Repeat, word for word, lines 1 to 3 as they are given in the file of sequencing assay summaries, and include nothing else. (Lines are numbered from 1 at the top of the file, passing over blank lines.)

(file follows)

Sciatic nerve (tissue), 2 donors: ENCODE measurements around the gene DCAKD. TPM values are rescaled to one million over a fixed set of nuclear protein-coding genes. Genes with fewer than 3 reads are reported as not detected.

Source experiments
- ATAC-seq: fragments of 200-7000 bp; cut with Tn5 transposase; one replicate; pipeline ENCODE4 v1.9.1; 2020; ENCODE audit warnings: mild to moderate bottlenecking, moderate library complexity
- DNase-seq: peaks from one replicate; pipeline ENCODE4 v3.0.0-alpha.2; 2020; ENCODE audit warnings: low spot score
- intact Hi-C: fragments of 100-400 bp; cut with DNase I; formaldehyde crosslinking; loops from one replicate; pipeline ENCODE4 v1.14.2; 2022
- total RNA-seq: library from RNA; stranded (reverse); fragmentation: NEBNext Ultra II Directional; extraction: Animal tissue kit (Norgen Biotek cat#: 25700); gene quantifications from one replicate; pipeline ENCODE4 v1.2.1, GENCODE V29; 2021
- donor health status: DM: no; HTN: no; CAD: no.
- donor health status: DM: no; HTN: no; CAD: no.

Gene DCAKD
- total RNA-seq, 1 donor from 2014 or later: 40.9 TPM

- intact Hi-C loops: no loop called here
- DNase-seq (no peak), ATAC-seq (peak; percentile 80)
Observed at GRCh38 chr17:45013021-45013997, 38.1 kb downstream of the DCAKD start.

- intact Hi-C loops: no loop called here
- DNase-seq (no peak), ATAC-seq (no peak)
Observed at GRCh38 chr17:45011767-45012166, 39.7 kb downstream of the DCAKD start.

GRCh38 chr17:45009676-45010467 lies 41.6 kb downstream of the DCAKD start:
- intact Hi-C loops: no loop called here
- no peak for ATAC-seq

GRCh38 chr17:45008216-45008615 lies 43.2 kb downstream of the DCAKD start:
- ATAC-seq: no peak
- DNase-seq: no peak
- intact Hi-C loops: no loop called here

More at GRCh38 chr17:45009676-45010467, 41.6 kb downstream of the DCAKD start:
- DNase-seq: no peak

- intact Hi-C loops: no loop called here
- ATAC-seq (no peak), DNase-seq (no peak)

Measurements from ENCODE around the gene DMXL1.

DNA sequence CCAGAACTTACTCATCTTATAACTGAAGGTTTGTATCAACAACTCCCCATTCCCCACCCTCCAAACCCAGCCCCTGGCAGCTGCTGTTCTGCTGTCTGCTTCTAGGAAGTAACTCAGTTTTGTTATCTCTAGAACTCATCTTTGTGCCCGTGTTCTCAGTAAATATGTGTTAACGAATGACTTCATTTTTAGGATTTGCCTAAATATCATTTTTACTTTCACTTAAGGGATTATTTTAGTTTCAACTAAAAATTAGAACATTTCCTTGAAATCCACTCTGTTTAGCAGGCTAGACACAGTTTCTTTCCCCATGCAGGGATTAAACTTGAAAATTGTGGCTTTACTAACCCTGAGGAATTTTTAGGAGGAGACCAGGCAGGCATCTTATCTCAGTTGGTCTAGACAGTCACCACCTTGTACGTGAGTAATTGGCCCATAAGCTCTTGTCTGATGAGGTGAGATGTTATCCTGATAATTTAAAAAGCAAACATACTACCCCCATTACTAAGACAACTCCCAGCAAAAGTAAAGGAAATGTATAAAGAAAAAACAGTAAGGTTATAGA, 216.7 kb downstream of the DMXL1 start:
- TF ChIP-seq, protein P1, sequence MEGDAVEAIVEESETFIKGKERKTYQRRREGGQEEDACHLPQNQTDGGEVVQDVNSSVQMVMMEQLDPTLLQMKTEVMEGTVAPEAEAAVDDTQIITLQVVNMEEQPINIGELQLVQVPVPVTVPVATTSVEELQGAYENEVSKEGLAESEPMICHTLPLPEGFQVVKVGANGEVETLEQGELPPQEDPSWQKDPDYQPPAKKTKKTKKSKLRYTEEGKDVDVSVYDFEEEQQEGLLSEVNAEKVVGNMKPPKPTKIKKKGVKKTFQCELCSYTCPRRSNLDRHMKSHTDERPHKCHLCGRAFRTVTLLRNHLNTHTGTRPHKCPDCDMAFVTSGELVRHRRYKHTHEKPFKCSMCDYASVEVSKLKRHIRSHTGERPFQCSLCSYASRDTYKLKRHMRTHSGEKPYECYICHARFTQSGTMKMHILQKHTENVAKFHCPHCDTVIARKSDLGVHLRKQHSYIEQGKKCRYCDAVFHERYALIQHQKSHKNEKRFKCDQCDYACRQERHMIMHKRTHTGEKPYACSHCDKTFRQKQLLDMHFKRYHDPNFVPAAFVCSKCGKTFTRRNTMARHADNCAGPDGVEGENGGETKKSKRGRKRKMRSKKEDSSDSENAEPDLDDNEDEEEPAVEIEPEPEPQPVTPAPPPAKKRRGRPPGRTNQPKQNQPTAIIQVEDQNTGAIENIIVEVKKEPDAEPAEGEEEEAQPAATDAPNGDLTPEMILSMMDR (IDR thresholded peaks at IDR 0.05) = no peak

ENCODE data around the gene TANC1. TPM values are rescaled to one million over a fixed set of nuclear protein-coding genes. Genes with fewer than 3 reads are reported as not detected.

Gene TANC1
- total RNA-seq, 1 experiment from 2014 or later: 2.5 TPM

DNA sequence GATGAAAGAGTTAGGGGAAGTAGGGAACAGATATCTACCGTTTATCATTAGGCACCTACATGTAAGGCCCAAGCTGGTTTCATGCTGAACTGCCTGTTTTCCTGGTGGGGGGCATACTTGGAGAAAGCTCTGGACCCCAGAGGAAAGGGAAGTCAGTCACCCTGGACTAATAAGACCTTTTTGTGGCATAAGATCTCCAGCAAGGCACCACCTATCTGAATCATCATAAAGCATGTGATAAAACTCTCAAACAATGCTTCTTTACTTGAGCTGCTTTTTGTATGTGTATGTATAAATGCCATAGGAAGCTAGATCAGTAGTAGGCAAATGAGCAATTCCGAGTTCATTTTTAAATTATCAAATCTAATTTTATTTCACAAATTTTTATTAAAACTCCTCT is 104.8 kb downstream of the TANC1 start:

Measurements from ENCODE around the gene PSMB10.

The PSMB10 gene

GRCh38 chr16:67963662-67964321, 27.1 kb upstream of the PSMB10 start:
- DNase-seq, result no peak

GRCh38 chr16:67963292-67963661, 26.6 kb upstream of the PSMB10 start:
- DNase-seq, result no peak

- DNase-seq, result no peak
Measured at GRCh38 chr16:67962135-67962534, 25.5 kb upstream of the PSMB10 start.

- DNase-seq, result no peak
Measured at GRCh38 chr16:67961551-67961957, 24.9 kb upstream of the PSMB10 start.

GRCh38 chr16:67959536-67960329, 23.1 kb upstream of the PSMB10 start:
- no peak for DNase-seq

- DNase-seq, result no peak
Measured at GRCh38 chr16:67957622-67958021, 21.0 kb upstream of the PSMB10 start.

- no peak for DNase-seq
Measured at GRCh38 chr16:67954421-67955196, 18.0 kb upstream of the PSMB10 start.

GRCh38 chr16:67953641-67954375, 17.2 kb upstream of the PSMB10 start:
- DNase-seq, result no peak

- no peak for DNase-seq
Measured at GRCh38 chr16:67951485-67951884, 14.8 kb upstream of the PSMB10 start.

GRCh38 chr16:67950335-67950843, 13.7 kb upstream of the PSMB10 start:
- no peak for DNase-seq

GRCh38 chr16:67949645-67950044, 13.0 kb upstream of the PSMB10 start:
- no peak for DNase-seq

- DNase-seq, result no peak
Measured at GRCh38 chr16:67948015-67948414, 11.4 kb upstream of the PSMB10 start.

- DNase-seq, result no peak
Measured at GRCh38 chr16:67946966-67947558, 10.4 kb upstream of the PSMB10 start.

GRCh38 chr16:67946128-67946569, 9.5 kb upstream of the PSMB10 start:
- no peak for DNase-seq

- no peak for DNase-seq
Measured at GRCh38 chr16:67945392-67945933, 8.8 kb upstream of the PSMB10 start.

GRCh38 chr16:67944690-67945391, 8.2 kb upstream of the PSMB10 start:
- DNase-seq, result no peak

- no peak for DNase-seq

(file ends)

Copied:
Sciatic nerve (tissue), 2 donors: ENCODE measurements around the gene DCAKD. TPM values are rescaled to one million over a fixed set of nuclear protein-coding genes. Genes with fewer than 3 reads are reported as not detected.

Source experiments
- ATAC-seq: fragments of 200-7000 bp; cut with Tn5 transposase; one replicate; pipeline ENCODE4 v1.9.1; 2020; ENCODE audit warnings: mild to moderate bottlenecking, moderate library complexity